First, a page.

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Newswest 9 | Midland, Texas | newswest9.com

NCAA cancels Division I fall championships, but football playoff not affected

The conferences -- not the NCAA -- run the College Football Playoff, so those that decide to play this fall can still compete for the title.
Credit: AP
LSU quarterback Joe Burrow holds the trophy as safety Grant Delpit looks on after a NCAA College Football Playoff national championship game against Clemson, Monday, Jan. 13, 2020, in New Orleans. LSU won 42-25. (AP Photo/Sue Ogrocki)

The NCAA will not conduct fall championship events — a move that does not effect major college football — because not enough schools are competing in sports such as men's and women's soccer and women's volleyball.

NCAA President Mark Emmert made the announcement in video posted on Twitter, but it has been clear this was coming.

“Sadly, tragically that's going to be the case this fall. Full stop,” Emmert said. “That doesn't mean we shouldn't and can't turn toward winter and spring and say, ‘How can we create a legitimate championship for those students?’ There are ways to do this. I am completely confident we can figure this out.”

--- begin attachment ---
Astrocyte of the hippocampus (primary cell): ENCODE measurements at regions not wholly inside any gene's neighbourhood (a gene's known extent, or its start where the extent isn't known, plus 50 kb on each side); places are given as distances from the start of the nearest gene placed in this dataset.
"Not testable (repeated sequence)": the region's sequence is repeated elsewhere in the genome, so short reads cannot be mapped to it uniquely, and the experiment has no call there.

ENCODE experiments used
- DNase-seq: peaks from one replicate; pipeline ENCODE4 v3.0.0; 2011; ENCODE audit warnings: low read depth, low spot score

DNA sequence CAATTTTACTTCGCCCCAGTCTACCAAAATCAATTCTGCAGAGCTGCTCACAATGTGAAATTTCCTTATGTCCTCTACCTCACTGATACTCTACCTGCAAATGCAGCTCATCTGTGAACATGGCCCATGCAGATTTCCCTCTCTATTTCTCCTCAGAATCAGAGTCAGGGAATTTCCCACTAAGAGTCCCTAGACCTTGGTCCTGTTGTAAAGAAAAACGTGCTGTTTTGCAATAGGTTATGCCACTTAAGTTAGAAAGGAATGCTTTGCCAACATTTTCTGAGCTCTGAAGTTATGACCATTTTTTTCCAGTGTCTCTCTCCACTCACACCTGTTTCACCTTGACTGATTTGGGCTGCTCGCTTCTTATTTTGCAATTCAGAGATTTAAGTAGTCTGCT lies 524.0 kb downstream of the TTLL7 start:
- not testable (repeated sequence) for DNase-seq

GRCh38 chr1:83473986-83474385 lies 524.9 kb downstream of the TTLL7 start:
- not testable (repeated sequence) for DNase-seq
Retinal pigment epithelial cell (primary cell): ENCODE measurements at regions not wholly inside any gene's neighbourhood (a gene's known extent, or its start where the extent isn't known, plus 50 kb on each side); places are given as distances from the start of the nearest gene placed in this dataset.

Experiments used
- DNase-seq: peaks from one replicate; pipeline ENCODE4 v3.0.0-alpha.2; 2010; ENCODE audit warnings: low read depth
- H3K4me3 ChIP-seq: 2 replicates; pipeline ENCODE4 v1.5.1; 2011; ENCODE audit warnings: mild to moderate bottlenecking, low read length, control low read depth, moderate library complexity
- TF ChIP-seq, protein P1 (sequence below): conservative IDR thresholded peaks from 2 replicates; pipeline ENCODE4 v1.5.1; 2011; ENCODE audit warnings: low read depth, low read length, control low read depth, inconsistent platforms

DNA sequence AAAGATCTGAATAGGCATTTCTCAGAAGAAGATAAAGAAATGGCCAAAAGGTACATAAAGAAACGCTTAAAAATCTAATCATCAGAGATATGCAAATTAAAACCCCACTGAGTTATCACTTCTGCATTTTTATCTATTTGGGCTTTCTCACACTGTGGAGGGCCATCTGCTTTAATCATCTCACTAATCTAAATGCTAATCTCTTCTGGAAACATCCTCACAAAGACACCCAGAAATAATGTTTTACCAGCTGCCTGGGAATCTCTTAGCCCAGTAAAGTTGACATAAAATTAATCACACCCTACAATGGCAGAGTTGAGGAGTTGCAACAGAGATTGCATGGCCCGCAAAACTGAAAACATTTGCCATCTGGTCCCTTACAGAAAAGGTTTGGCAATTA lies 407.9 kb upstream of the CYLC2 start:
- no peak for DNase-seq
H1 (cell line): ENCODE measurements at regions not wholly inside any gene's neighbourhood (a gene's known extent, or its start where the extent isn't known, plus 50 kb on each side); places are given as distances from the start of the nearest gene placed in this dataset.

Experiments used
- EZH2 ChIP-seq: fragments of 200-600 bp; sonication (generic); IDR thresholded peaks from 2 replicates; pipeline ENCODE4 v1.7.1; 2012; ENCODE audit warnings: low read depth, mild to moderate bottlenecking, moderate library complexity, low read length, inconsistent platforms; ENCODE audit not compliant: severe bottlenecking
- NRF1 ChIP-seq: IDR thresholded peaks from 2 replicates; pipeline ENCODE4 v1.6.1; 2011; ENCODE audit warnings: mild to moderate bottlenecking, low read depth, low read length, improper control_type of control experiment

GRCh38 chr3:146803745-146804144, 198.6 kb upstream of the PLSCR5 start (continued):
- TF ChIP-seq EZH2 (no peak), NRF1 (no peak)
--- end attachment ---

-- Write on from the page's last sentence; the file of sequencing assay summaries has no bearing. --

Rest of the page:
Last week the NCAA Board of Governors said championship events in a sport would canceled if fewer than 50% of the teams competing in that sports played a regular season.

Divisions II and III almost immediately followed by canceling their fall championships. Division I — which is comprised of 357 schools — held on, but as conference after conference canceled their fall seasons the tipping point came.

Falls sports also include field hockey, cross-country and water polo. Schools in conference that have not yet canceled their fall seasons could conceivably try to stage regular season competition.

The highest tier of Division I football, the Bowl Subdivision, is not impacted. The College Football Playoff is run by the conferences and six of those leagues are still moving toward having a season, including the Southeastern Conference, Atlantic Coast Conference and Big 12.

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